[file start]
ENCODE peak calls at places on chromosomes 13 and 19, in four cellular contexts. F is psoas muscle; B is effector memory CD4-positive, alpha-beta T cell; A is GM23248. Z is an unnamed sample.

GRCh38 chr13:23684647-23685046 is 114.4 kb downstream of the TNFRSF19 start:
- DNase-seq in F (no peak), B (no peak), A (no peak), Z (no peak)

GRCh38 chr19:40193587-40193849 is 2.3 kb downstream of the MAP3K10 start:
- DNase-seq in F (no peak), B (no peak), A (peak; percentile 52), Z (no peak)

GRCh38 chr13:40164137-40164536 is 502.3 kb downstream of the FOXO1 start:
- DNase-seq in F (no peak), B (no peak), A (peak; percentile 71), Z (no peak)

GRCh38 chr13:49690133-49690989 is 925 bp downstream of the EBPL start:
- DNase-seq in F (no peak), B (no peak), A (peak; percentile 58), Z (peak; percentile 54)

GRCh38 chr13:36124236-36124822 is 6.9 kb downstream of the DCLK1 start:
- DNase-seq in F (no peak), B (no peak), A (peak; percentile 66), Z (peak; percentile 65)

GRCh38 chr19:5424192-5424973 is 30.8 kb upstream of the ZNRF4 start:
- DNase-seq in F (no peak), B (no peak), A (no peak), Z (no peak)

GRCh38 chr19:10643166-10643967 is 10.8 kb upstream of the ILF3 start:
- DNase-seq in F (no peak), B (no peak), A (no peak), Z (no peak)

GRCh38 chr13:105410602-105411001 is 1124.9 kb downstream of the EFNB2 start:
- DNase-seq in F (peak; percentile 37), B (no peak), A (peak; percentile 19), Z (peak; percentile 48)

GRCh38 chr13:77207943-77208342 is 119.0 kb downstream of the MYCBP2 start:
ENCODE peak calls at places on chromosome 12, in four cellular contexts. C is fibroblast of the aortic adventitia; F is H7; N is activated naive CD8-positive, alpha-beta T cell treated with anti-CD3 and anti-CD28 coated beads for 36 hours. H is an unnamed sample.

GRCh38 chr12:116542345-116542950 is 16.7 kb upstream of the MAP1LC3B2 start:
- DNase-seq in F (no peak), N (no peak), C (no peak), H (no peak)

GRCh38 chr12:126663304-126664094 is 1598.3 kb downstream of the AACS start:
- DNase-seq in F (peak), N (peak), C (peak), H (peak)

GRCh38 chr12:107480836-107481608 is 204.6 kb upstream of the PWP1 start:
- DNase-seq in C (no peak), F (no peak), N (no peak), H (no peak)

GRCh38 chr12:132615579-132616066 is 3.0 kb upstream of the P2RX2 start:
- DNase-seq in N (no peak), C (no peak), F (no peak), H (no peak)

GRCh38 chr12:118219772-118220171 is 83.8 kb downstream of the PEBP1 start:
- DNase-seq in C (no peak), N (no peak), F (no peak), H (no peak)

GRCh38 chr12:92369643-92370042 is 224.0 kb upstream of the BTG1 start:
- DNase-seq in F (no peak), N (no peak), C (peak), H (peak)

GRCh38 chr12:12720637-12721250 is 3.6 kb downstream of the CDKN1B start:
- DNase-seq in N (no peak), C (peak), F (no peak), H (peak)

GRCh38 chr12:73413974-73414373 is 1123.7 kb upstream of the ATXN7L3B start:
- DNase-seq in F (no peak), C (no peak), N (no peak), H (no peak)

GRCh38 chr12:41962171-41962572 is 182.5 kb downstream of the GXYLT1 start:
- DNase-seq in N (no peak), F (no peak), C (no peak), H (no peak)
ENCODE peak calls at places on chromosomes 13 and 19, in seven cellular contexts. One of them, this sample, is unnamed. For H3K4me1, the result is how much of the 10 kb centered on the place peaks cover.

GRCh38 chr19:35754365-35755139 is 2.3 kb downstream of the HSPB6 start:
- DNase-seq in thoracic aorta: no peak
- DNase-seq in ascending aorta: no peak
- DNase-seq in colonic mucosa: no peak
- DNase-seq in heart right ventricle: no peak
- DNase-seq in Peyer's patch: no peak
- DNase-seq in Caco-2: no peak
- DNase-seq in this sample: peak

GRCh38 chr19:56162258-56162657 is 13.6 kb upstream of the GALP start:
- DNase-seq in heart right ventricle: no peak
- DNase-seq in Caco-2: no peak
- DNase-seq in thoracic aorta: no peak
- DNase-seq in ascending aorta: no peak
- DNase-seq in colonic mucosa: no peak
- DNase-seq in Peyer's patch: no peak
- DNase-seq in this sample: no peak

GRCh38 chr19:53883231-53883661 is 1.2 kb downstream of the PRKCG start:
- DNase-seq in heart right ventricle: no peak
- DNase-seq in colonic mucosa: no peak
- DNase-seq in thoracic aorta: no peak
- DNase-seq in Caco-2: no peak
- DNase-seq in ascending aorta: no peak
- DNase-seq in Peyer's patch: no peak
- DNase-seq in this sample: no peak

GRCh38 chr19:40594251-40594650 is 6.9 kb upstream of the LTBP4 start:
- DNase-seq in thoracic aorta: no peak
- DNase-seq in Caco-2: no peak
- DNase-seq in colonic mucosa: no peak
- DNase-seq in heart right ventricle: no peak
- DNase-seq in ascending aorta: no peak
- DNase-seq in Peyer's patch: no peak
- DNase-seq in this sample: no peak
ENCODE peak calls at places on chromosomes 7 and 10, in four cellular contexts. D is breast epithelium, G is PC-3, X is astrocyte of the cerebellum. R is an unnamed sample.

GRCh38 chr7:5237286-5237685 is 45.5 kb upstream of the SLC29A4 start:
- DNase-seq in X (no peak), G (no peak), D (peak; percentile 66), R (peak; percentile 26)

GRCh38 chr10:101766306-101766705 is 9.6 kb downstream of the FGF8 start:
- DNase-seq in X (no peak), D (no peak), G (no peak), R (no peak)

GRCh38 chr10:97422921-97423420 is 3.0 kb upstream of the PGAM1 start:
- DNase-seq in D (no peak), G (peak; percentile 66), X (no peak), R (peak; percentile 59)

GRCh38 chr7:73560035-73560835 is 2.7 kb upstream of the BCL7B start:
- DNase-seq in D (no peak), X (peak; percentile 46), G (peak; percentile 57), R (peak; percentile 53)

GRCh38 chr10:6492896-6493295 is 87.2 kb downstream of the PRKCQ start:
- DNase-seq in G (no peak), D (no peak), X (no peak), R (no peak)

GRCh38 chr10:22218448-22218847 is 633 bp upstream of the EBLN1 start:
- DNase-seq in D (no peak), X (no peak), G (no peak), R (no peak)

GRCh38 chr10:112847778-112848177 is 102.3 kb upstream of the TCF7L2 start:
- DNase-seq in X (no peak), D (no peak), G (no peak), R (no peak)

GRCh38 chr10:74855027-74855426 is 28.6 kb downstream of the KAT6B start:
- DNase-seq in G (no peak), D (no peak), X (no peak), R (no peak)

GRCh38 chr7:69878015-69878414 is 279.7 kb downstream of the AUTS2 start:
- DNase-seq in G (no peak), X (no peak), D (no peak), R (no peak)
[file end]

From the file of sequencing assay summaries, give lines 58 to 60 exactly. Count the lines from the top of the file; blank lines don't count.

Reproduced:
- DNase-seq in thoracic aorta: no peak
- DNase-seq in Caco-2: no peak
- DNase-seq in ascending aorta: no peak